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Indian Valley Grasshopper Invasion

Melanoplus devastator grasshoppers have inundated Indian Valley in Plumas Valley plaguing ranchers.

Posted: Aug 14, 2019 5:43 PM

CHICO, Calif. - Melanoplus devastator grasshoppers have inundated Indian Valley in Plumas Valley plaguing ranchers.

There is a growing problem in Northern California that is just bugging ranchers.

Indian Valley in Plumas County has been at the center of a horde of Melanoplus devastator grasshoppers for the summer. This valley along with other valleys in the mountains are key to ranchers' success in the summer. In the summer, the valley drys out and gets really hot, so ranchers move their cattle to higher elevations where more recent rains and milder temperatures leave better grassland for cows to feed upon. But if there is a horde of grasshoppers eating all of the vegetation, that could be a problem for the dozens of ranchers in Indian Valley. One such rancher is Megan Brown.

"The grasshoppers have been a big problem for us. 30 pounds of grasshoppers can eat almost the equivalent of a 600 pound animal. Its a huge problem when you are running animals for a living. So we were actually forced to sell our replacement heifers because we just ran out of feed and we don't have water to bring them home to." - Megan Brown, Rancher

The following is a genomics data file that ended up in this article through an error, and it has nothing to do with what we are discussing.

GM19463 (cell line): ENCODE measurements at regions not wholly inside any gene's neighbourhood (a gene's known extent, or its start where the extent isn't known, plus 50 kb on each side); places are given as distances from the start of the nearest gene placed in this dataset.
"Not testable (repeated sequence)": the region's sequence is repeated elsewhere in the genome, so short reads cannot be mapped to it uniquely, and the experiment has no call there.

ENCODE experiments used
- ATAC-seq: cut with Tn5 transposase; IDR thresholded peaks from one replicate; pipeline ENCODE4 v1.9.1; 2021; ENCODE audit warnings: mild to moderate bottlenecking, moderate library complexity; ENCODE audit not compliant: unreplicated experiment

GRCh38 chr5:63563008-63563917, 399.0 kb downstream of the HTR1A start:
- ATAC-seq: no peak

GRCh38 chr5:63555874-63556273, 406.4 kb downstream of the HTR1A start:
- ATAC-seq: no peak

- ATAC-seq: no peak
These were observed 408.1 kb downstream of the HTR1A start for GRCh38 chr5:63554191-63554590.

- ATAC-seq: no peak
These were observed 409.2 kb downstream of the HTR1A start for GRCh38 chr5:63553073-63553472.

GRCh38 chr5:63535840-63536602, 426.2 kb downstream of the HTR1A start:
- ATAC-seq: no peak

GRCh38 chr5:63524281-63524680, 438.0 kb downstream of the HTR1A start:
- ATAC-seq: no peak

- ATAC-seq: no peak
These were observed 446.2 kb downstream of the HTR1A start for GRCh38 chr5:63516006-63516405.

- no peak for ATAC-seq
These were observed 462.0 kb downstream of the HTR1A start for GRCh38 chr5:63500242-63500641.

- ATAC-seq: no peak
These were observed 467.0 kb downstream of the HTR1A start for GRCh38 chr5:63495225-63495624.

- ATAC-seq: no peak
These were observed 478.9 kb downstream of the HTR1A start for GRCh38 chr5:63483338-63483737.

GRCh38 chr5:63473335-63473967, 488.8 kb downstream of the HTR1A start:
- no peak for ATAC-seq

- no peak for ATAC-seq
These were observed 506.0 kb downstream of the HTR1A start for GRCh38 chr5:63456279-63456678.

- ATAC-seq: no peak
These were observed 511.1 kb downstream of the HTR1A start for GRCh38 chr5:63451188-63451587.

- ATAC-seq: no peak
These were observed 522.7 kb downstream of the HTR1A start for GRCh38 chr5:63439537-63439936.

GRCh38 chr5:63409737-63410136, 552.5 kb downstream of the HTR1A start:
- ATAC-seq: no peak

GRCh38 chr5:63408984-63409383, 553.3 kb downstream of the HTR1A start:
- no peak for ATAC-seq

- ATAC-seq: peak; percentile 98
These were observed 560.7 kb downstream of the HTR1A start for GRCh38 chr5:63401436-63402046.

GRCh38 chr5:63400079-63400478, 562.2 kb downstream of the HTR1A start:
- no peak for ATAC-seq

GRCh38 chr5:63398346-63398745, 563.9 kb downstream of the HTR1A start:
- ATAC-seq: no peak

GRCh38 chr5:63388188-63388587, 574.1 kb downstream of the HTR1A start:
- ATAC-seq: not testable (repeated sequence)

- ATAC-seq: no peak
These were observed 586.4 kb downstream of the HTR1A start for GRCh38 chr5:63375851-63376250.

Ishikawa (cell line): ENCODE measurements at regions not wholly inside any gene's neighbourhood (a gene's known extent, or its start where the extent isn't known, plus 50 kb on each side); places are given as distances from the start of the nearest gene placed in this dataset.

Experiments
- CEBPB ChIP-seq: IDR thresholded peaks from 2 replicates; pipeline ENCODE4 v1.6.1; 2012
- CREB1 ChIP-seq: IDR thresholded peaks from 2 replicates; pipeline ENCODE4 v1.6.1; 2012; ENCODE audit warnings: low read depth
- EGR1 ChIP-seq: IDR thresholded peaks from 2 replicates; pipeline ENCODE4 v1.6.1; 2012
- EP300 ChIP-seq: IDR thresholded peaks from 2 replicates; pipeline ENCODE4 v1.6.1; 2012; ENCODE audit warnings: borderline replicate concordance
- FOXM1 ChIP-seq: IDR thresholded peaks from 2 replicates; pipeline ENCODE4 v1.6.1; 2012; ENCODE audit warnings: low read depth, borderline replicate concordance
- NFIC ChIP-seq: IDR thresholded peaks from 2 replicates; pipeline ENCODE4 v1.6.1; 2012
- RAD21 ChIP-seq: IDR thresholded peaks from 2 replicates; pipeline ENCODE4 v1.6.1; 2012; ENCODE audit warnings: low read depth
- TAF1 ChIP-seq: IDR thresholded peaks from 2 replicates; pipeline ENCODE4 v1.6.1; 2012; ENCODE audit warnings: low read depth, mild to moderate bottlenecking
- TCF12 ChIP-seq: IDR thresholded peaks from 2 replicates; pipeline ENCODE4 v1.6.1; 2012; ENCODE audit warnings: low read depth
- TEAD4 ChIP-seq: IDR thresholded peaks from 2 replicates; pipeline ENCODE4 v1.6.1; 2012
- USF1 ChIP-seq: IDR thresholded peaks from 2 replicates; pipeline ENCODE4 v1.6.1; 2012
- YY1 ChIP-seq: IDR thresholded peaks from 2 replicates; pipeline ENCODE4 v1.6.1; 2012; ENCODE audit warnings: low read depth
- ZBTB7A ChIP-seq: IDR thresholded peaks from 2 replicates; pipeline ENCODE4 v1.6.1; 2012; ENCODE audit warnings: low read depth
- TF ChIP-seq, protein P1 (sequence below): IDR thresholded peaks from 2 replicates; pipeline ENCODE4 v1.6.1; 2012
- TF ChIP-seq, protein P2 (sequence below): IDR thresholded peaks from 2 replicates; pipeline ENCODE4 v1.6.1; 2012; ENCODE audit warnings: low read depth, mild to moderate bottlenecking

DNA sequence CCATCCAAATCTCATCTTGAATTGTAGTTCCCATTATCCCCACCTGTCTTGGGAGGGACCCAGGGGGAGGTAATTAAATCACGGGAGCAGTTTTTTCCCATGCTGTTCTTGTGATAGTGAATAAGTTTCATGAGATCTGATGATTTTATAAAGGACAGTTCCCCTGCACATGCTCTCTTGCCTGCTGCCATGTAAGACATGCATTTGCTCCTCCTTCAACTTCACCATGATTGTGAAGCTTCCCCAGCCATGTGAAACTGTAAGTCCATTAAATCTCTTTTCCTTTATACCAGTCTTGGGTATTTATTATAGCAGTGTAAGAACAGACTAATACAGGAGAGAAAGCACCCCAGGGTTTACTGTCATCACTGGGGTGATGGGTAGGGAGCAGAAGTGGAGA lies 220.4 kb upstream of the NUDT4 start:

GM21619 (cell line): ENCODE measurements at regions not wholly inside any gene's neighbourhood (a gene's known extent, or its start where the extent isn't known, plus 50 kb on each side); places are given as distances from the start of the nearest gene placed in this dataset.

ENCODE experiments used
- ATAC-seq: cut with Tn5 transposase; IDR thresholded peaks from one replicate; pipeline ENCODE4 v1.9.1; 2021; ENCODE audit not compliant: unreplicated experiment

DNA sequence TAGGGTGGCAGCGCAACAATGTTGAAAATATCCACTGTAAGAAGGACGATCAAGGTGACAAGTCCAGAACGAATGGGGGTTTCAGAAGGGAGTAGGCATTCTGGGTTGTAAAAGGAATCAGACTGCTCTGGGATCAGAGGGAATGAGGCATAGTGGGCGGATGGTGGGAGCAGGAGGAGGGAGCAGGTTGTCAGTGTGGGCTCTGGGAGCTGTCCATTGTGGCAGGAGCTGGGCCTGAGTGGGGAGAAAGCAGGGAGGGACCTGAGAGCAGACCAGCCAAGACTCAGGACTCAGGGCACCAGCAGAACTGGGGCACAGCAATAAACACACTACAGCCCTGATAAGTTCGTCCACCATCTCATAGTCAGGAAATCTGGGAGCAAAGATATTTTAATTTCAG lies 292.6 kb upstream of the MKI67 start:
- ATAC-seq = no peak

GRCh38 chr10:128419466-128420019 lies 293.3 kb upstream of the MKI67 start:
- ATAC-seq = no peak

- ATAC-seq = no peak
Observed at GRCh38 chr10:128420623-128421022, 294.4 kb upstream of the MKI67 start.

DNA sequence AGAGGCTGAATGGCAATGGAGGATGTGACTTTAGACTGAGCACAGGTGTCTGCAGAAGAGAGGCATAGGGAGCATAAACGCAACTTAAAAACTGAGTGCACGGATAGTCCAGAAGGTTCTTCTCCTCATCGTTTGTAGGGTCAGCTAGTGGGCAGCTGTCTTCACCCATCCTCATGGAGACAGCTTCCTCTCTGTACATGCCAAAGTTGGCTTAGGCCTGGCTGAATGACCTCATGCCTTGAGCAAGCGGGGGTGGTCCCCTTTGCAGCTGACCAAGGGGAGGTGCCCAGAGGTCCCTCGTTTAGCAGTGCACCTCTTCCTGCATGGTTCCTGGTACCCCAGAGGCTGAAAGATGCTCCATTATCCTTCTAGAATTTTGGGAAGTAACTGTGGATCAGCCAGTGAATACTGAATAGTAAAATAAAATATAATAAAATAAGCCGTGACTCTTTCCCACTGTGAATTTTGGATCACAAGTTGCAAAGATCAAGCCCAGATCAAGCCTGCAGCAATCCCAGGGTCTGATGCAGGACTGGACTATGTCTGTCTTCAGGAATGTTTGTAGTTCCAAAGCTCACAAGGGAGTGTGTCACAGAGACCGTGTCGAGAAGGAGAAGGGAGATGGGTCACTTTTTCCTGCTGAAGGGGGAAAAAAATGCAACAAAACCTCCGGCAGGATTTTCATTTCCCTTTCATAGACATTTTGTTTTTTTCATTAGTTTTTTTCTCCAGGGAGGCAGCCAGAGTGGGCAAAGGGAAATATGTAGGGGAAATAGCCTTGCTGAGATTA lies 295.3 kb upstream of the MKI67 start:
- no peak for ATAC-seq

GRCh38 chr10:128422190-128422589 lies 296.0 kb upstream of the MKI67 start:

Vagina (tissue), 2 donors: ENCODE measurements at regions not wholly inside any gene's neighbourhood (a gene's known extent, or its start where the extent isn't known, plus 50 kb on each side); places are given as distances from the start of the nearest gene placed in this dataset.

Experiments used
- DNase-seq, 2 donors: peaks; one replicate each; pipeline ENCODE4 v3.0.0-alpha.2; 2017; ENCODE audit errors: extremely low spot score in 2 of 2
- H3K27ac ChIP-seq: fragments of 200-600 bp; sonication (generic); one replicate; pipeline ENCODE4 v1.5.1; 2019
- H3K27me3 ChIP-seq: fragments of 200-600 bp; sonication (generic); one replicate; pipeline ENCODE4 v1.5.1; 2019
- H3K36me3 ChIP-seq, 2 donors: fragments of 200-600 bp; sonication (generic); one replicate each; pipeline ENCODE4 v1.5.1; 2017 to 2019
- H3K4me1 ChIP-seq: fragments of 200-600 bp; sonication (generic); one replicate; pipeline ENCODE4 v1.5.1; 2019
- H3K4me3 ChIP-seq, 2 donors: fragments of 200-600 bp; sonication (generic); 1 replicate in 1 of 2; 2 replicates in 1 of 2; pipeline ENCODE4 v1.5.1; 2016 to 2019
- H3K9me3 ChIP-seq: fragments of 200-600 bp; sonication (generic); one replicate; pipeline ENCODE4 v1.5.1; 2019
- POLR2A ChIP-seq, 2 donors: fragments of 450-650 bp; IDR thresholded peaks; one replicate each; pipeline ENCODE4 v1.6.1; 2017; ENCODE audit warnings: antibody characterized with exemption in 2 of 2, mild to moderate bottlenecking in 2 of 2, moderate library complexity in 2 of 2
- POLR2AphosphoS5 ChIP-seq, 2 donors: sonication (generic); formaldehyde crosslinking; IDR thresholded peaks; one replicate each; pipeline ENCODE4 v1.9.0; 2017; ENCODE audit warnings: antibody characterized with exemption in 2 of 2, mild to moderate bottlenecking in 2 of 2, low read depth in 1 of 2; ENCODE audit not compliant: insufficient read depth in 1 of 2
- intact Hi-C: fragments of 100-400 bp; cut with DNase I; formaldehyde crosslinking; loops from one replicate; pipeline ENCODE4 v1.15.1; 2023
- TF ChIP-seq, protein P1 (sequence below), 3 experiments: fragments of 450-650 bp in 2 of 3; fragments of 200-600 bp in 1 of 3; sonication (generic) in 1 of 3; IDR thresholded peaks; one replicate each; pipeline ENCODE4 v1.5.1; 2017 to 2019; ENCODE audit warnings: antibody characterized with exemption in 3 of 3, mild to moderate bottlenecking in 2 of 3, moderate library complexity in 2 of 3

Many ranchers can't afford to bring their cattle back down to the Valley since fires in previous years have destroyed the water supplies. This only serves to worsen the issue. Plumas County Agricultural Commissioner Tim Gibson says the issue is a real problem in the Indian Valley this year but that the problem is usually very localized and changes year to year. According to Gibson, two years ago the Sierra Valley underwent something similar. Other areas can see increases in grasshoppers at times but it is the Melanoplus Devastator they should be most concerned with.

Megan says some ranchers spray pesticides to prevent the grasshoppers from destroying their grass but says she prefers to avoid using chemicals, instead she prefers to hope for colder weather to lower their numbers and rely on the birds to take care of the problem for her, or at least dampen the issue.

"The birds will actually eat so many grasshoppers that they won't want to fly. We have these sandhill cranes that have been mating in one of the fields that has the most grasshoppers and they will just scream at you instead of flying away to get you to move." - Megan Brown, Rancher

At this point, many ranchers are just hoping their cattle can eat the grass before the grasshoppers do.

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